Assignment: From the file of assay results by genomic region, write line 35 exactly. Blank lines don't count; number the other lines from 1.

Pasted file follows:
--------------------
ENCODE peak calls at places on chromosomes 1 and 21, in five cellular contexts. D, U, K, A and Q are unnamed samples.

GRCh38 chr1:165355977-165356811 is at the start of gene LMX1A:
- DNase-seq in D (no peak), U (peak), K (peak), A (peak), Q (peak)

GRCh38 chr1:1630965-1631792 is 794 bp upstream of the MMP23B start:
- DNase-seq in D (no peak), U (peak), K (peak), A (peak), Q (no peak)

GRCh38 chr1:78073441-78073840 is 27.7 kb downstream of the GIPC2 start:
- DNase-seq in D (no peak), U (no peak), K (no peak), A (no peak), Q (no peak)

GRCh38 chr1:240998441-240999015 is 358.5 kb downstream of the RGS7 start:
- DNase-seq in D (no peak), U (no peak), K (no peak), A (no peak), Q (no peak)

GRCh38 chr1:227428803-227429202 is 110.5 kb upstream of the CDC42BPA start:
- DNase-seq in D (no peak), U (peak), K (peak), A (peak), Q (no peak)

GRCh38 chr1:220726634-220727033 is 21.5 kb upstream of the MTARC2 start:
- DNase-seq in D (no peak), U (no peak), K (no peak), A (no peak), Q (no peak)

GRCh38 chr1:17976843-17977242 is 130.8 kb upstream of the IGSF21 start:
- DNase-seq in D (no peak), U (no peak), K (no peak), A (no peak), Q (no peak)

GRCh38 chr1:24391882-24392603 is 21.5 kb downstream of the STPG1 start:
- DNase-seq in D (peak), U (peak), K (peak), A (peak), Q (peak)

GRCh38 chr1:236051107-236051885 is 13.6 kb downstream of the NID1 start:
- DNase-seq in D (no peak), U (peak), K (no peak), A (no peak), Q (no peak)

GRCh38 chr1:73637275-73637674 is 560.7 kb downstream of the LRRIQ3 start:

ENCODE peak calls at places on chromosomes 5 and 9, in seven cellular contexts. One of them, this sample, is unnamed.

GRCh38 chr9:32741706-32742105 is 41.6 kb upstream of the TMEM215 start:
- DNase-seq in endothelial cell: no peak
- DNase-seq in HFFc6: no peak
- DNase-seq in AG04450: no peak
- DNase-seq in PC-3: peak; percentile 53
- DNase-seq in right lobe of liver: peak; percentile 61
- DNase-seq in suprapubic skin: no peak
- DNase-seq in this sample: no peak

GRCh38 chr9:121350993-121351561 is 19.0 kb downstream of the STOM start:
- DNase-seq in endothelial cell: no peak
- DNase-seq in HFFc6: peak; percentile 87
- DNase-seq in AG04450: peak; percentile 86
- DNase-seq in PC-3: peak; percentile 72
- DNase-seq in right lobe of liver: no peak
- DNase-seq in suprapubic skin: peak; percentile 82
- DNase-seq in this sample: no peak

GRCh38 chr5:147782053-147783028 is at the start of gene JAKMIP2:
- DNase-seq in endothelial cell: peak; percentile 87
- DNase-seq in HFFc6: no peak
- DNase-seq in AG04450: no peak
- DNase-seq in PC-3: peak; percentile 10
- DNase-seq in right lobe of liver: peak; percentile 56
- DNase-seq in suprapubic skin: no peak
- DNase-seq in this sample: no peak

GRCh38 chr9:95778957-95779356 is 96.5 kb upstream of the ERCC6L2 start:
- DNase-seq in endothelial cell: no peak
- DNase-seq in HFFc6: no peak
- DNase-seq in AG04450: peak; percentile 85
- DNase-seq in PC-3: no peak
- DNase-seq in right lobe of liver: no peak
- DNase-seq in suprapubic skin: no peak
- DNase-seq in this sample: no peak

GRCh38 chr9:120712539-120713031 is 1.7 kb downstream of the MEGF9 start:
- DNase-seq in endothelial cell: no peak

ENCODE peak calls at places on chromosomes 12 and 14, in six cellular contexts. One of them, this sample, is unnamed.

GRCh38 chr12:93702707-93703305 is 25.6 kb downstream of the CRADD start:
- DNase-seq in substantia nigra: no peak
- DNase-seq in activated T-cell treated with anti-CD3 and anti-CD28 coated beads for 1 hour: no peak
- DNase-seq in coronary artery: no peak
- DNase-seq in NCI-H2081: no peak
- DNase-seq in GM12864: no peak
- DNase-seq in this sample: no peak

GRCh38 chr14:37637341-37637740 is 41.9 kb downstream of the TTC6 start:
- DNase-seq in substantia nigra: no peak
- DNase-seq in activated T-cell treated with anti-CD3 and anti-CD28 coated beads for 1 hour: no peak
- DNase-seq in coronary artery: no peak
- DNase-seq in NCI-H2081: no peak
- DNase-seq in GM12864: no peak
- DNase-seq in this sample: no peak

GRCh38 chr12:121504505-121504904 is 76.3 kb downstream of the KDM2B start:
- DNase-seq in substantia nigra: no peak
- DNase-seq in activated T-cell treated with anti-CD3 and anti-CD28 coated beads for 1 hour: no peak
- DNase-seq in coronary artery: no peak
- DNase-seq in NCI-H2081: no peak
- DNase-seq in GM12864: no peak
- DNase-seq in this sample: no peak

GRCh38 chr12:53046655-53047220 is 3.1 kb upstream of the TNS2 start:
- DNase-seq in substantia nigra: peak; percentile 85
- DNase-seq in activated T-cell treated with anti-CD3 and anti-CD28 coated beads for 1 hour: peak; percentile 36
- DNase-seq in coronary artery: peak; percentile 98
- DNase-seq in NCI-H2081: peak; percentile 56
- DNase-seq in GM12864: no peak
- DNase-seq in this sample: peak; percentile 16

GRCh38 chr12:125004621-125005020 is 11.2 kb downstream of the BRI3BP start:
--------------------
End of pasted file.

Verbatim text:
- DNase-seq in right lobe of liver: no peak